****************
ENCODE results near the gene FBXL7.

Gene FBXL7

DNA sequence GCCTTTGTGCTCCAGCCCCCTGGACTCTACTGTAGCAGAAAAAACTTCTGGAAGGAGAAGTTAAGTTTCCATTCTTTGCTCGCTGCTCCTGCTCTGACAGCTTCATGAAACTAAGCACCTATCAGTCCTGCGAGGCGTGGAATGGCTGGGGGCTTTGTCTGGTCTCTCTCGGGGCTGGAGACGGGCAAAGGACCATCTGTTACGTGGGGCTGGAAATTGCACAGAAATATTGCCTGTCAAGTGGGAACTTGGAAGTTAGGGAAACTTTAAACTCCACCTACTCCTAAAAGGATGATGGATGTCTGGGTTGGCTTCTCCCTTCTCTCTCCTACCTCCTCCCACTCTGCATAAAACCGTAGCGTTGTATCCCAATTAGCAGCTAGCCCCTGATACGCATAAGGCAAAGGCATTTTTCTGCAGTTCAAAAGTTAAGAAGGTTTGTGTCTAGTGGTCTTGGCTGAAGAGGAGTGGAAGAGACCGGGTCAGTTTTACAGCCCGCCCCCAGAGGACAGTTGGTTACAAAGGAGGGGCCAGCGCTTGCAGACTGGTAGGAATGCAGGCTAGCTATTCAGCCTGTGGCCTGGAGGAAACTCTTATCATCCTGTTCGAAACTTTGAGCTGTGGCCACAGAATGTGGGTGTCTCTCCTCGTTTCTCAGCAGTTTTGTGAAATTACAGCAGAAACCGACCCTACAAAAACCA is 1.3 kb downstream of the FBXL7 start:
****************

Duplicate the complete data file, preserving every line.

ENCODE results near the gene FBXL7.

Gene FBXL7

DNA sequence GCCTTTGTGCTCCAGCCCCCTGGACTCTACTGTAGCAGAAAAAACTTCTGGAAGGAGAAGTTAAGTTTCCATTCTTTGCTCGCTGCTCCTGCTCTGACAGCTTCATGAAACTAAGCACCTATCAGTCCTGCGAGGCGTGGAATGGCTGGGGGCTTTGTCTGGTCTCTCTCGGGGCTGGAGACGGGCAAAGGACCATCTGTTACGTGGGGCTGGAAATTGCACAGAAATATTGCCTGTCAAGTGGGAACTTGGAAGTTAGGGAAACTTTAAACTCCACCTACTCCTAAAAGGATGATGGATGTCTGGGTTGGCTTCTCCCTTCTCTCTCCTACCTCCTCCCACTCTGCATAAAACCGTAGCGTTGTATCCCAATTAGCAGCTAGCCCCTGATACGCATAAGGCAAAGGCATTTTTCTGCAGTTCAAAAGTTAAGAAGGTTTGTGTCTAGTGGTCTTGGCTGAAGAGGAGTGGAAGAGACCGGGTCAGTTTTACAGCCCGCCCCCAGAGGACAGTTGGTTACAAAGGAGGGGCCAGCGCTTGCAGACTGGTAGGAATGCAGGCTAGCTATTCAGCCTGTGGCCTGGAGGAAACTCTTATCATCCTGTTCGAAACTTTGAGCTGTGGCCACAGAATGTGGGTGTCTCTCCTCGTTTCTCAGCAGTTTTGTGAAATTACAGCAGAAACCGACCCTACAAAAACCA is 1.3 kb downstream of the FBXL7 start: